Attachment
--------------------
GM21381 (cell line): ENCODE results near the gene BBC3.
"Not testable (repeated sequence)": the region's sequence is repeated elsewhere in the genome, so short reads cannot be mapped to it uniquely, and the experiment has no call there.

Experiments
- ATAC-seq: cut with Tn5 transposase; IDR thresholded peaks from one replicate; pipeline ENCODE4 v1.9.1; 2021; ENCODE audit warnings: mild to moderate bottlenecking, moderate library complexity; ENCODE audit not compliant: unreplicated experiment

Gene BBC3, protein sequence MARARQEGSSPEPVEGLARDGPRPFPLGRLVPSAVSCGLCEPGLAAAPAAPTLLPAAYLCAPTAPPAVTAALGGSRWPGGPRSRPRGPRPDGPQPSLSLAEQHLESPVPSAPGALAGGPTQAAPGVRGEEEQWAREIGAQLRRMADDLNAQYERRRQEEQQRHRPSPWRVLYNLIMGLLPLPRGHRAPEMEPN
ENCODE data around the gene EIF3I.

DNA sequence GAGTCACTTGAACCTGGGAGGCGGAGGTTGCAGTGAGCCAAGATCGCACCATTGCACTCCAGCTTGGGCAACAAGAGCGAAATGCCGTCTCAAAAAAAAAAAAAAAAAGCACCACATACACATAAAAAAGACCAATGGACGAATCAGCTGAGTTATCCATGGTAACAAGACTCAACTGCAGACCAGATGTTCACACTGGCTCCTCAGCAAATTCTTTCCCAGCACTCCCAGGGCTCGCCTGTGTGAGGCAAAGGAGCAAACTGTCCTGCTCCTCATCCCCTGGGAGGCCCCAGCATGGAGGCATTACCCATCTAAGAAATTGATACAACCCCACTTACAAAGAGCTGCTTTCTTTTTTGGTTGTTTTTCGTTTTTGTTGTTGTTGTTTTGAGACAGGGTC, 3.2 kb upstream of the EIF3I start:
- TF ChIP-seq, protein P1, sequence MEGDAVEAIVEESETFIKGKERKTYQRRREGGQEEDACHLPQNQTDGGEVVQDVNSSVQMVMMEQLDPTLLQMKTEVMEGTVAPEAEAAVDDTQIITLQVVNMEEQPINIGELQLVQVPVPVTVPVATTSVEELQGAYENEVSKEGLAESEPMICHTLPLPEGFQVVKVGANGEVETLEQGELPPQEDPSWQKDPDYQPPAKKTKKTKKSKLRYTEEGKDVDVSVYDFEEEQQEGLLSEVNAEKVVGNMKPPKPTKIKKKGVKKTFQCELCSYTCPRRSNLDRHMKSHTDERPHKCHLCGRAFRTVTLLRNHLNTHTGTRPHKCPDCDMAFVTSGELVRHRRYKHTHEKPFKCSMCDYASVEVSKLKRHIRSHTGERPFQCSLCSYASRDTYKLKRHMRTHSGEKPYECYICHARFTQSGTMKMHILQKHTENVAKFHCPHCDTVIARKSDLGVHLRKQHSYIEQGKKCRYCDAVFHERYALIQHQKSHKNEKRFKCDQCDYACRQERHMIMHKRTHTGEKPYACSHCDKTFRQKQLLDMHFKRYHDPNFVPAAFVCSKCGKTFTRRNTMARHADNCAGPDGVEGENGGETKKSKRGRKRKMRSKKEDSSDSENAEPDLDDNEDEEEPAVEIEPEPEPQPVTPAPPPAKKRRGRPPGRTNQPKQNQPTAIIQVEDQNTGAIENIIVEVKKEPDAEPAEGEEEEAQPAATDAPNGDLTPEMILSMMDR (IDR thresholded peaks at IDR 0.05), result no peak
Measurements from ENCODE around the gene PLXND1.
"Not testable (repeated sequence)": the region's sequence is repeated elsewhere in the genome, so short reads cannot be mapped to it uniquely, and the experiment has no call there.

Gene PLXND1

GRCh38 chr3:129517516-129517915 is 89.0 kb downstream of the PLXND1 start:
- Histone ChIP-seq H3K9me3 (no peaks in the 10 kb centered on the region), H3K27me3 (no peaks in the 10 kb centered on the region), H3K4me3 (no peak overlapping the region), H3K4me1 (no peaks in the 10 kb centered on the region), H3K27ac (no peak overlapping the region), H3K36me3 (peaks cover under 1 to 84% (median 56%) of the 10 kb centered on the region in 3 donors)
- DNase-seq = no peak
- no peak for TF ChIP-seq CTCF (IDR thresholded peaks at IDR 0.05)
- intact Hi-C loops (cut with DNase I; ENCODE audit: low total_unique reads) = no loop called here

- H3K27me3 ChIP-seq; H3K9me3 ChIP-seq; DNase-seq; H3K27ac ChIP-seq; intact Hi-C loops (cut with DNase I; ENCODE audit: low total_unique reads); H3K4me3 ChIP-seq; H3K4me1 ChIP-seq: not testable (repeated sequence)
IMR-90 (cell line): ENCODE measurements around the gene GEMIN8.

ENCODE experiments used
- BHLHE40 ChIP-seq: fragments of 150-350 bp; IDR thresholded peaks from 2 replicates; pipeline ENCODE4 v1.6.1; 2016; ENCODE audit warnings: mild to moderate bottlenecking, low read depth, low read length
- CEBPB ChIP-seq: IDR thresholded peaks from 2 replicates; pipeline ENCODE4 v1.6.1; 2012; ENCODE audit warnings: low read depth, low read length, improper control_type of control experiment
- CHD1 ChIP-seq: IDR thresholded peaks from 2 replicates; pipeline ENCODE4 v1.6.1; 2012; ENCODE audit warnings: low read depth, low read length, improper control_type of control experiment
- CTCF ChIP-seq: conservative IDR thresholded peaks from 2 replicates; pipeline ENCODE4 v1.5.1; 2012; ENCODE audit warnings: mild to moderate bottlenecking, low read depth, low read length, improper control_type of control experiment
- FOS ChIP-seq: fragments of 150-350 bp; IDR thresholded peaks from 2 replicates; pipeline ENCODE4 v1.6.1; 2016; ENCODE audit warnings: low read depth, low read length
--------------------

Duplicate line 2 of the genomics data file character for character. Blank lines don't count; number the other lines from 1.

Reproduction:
"Not testable (repeated sequence)": the region's sequence is repeated elsewhere in the genome, so short reads cannot be mapped to it uniquely, and the experiment has no call there.